Smart, tailored panels combine the softness of curtains with the functionality of blinds, and they work almost anywhere. Their lines are perfect for small windows, in which elaborate treatments might be too busy, and for large ones, in which they can complement a room without overpowering it.
When lowered, the shades fit snugly in a window frame, almost flush against the glass; when raised, their fabric hangs in neat symmetrical folds.
There are three basic styles: classic, casual, and formal. The choice of fabric will influence the final effect (toile, for instance, tends to look more formal than gingham, regardless of the shade's shape). We installed the panels inside window frames; they can also be mounted to the front casing.
You can dress up your shade with stripes or trim, but its beauty lies in its simplicity: a single length of finished cloth fit with a system of cords. Lighting and privacy needs will determine when the shade should be raised or lowered.
Tools and Materials for Making Your Own Roman Shade
Needle and thread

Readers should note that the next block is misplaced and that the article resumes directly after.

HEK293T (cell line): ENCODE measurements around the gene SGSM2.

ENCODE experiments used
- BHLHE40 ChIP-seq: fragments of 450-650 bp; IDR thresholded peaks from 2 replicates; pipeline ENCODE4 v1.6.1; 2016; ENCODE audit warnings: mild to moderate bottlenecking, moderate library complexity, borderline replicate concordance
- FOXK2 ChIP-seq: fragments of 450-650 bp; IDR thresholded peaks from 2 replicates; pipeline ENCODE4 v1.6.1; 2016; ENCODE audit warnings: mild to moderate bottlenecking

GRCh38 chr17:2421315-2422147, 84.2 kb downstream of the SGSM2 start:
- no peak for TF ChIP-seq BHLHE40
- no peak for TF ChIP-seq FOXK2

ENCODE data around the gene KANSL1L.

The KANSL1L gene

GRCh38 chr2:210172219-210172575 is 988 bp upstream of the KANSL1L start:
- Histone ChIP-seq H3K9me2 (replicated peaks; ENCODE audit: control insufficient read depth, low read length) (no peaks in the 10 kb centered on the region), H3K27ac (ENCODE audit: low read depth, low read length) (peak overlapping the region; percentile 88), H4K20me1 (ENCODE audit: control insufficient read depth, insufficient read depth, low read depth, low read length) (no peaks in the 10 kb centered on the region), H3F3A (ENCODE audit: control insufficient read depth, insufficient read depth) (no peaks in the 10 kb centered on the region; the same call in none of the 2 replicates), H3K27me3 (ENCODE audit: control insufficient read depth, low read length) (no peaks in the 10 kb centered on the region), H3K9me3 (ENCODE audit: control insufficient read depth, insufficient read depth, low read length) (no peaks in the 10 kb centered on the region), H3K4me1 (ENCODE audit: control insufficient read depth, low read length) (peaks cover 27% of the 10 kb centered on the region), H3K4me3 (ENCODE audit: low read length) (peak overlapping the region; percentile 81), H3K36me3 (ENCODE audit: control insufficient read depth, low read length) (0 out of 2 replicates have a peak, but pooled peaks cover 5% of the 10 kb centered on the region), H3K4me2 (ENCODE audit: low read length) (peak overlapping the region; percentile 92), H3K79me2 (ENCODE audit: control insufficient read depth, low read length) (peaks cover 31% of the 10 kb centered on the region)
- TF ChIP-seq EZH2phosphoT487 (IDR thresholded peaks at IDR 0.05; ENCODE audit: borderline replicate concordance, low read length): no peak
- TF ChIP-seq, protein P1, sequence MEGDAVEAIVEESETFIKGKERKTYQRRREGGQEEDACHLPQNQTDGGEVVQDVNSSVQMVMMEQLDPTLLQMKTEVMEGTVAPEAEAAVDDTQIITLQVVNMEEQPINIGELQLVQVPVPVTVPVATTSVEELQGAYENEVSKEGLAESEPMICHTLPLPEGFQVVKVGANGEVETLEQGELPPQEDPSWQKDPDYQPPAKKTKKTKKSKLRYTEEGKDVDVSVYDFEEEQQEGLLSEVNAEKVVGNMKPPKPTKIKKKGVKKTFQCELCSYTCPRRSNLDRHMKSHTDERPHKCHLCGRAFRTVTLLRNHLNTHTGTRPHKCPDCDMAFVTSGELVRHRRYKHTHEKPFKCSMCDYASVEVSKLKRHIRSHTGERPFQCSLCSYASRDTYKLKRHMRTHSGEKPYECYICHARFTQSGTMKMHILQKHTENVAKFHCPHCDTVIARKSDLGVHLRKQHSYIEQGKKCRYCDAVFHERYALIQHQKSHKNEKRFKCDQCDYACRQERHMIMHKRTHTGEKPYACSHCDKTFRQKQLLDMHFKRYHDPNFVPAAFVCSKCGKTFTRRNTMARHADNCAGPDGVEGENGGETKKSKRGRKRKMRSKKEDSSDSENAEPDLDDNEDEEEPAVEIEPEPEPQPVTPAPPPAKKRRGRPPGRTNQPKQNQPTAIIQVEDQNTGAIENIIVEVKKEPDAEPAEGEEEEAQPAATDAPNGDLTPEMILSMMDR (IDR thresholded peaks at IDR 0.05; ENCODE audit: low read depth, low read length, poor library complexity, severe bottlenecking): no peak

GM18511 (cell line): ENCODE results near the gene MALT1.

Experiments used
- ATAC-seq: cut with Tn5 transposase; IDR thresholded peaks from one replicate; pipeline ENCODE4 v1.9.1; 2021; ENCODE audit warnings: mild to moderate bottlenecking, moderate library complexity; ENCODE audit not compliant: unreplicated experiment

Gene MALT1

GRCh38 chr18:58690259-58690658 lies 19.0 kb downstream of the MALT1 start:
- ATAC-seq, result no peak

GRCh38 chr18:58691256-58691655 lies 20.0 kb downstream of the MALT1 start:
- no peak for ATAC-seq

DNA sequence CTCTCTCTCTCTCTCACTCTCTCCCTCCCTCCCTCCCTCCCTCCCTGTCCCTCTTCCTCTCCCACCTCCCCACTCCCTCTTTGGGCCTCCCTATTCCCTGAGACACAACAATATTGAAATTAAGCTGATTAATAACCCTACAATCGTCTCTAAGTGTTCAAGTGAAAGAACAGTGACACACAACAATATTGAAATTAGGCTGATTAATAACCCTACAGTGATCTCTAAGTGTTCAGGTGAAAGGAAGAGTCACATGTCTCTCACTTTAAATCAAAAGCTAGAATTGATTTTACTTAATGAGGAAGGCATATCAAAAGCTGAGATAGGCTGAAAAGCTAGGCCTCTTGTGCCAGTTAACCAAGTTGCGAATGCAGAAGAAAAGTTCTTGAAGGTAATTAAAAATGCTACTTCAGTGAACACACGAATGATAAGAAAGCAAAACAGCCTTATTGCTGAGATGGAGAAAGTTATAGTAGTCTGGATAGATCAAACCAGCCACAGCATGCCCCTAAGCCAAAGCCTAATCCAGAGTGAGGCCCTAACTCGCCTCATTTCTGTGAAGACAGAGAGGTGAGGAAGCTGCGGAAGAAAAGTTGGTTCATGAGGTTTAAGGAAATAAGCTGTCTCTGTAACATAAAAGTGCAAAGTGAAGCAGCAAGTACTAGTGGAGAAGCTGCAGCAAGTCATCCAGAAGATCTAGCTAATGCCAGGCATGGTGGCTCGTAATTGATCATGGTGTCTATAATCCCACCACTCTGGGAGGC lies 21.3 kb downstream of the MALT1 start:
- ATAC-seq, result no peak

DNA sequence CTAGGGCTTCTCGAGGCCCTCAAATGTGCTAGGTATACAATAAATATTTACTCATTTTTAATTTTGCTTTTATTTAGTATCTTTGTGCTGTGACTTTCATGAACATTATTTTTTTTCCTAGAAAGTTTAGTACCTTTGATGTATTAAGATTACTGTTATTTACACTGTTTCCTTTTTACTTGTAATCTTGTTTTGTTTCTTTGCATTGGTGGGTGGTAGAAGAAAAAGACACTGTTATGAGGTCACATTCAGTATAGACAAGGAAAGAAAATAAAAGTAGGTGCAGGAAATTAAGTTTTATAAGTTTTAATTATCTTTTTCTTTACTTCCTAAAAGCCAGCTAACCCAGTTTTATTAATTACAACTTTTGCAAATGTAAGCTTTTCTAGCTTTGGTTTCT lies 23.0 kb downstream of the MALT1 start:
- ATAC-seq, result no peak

Cotton strips (shade's width plus 3/4 inch by 4 3/4 inches)
2-by-1-inch wooden batten (cut to width of shade)
Two 2-by-3-inch swatches of fabric
Shade lift cord
Making a Classic Shade
To make a classic Roman shade, you'll need:
Shade and lining fabric
Sewing kit or sewing machine
Making a classic shade requires cutting and lining fabric to size. You'll have to fold and re-fold hems (ironing will be involved) and sew either by hand or by machine. Dowel pockets will need to be made, and this is an intricate process. Click below for the full step-by-step on making a classic shade.
Making a Casual Sheer Shade
A translucent fabric is less formal, especially when it's in a cheery color. This free-flowing linen shade is perfect over a kitchen sink, where it filters sunlight while preserving the view.
Casual Shade How-To
This shade has no lining and calls for just a single dowel in the bottom hem, so you won't need to make pockets. The folds in the shade are formed by cords threaded through brass rings, which are stitched directly to the fabric. Use a disappearing-ink pen to mark rows every eight to 12 inches, as you would for a Classic Shade. Stitch brass rings to shade in four columns. Thread cord through rings, lock, and tassel, and knot before mounting the shade.
Making a Formal Shade
Deep bottom pleats and a patterned fabric give this shade traditional elegance. It's designed to remain raised partially; this accentuates its lovely form. A lightweight cotton liner instead of blackout fabric lets the floral design seen in the link below sparkle in the sunlight.
Click through for a full step-by-step on making a formal shade.